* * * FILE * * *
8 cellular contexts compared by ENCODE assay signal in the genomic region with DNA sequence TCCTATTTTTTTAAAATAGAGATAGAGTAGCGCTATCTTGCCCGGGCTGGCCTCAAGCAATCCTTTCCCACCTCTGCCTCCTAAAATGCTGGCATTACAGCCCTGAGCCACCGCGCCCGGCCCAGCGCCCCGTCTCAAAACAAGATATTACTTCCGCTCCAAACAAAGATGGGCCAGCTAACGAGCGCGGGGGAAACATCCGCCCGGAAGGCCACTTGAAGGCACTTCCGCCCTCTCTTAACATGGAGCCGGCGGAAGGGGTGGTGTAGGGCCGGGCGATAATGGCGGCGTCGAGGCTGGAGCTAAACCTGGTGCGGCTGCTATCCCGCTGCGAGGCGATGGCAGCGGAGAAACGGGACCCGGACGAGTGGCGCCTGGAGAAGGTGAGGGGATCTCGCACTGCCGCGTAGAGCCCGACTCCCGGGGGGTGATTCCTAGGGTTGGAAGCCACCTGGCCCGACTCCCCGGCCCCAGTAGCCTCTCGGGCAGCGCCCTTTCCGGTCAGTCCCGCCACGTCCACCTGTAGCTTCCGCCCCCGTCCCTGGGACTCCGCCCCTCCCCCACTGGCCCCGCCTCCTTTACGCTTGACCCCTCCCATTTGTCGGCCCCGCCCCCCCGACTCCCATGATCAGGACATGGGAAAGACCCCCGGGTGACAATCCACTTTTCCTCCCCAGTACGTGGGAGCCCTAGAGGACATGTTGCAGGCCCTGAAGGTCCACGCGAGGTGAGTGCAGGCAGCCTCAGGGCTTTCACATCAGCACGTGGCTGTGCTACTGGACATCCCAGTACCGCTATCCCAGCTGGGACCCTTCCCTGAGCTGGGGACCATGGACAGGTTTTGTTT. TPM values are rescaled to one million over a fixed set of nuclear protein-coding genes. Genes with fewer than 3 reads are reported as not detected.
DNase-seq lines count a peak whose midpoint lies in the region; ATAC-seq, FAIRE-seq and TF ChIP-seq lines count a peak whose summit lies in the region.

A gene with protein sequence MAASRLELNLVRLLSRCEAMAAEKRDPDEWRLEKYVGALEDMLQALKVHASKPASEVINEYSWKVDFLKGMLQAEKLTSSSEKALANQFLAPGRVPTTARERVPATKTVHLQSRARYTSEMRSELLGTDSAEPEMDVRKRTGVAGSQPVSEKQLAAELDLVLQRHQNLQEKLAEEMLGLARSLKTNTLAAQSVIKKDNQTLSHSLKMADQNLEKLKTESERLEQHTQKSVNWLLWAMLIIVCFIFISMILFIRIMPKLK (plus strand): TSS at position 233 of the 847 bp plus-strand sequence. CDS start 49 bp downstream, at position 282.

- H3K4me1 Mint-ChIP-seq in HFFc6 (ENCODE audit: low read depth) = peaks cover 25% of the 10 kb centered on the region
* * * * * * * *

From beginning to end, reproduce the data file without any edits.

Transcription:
8 cellular contexts compared by ENCODE assay signal in the genomic region with DNA sequence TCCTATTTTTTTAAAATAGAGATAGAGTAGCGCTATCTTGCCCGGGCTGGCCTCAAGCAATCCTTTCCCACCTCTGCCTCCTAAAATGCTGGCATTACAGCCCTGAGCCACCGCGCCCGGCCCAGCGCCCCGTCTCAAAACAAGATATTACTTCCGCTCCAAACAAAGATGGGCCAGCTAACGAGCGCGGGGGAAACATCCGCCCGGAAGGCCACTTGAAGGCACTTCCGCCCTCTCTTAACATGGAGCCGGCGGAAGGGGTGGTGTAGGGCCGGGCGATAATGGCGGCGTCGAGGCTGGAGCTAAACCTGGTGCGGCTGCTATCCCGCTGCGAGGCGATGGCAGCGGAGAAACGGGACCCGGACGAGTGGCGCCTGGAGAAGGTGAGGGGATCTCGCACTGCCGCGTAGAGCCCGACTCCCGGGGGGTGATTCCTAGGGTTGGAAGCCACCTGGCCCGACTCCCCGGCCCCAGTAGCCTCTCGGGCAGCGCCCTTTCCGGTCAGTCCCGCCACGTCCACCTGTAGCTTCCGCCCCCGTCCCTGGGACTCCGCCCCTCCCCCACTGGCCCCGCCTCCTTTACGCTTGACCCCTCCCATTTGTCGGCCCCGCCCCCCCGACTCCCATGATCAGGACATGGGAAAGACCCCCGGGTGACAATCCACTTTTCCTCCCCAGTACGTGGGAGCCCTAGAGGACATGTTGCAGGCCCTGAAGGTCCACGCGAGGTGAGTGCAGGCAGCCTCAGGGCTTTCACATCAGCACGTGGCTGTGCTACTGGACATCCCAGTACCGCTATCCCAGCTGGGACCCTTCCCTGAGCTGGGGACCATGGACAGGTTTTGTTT. TPM values are rescaled to one million over a fixed set of nuclear protein-coding genes. Genes with fewer than 3 reads are reported as not detected.
DNase-seq lines count a peak whose midpoint lies in the region; ATAC-seq, FAIRE-seq and TF ChIP-seq lines count a peak whose summit lies in the region.

A gene with protein sequence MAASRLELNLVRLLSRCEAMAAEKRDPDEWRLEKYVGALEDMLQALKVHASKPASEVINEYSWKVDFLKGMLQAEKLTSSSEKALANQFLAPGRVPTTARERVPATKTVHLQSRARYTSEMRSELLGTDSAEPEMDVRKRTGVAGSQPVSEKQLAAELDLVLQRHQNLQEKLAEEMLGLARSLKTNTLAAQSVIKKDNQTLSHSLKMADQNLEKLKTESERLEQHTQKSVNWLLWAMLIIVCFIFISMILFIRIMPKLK (plus strand): TSS at position 233 of the 847 bp plus-strand sequence. CDS start 49 bp downstream, at position 282.

- H3K4me1 Mint-ChIP-seq in HFFc6 (ENCODE audit: low read depth) = peaks cover 25% of the 10 kb centered on the region